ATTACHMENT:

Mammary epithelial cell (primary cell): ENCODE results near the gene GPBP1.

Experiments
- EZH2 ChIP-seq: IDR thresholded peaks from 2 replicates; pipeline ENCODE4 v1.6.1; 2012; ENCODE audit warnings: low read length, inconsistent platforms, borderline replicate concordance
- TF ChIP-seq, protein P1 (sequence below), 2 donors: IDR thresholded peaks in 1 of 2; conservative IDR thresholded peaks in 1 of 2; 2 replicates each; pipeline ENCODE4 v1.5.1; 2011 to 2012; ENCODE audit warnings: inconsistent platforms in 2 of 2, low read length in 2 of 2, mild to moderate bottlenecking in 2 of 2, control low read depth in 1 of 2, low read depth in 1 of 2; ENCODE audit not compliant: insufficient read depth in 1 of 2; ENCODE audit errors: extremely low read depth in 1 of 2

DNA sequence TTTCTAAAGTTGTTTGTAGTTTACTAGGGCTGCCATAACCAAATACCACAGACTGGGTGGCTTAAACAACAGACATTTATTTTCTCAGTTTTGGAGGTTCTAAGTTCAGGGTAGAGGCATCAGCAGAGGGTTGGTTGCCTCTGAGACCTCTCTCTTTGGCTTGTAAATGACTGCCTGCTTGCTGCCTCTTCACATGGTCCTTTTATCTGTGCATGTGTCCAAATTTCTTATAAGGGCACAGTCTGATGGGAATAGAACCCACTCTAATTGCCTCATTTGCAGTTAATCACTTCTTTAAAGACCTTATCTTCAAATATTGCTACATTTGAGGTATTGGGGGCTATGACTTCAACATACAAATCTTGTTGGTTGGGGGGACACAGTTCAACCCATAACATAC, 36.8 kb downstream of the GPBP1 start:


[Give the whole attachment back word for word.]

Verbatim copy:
Mammary epithelial cell (primary cell): ENCODE results near the gene GPBP1.

Experiments
- EZH2 ChIP-seq: IDR thresholded peaks from 2 replicates; pipeline ENCODE4 v1.6.1; 2012; ENCODE audit warnings: low read length, inconsistent platforms, borderline replicate concordance
- TF ChIP-seq, protein P1 (sequence below), 2 donors: IDR thresholded peaks in 1 of 2; conservative IDR thresholded peaks in 1 of 2; 2 replicates each; pipeline ENCODE4 v1.5.1; 2011 to 2012; ENCODE audit warnings: inconsistent platforms in 2 of 2, low read length in 2 of 2, mild to moderate bottlenecking in 2 of 2, control low read depth in 1 of 2, low read depth in 1 of 2; ENCODE audit not compliant: insufficient read depth in 1 of 2; ENCODE audit errors: extremely low read depth in 1 of 2

DNA sequence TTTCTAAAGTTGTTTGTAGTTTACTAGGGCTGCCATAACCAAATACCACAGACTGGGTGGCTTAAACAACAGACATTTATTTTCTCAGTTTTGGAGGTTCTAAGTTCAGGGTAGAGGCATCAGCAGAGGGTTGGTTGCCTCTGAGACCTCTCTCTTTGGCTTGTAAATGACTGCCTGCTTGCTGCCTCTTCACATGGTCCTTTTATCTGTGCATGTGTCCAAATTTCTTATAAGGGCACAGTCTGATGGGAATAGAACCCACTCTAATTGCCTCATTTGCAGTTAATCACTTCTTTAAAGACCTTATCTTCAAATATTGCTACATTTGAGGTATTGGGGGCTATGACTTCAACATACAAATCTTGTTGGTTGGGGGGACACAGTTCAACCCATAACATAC, 36.8 kb downstream of the GPBP1 start: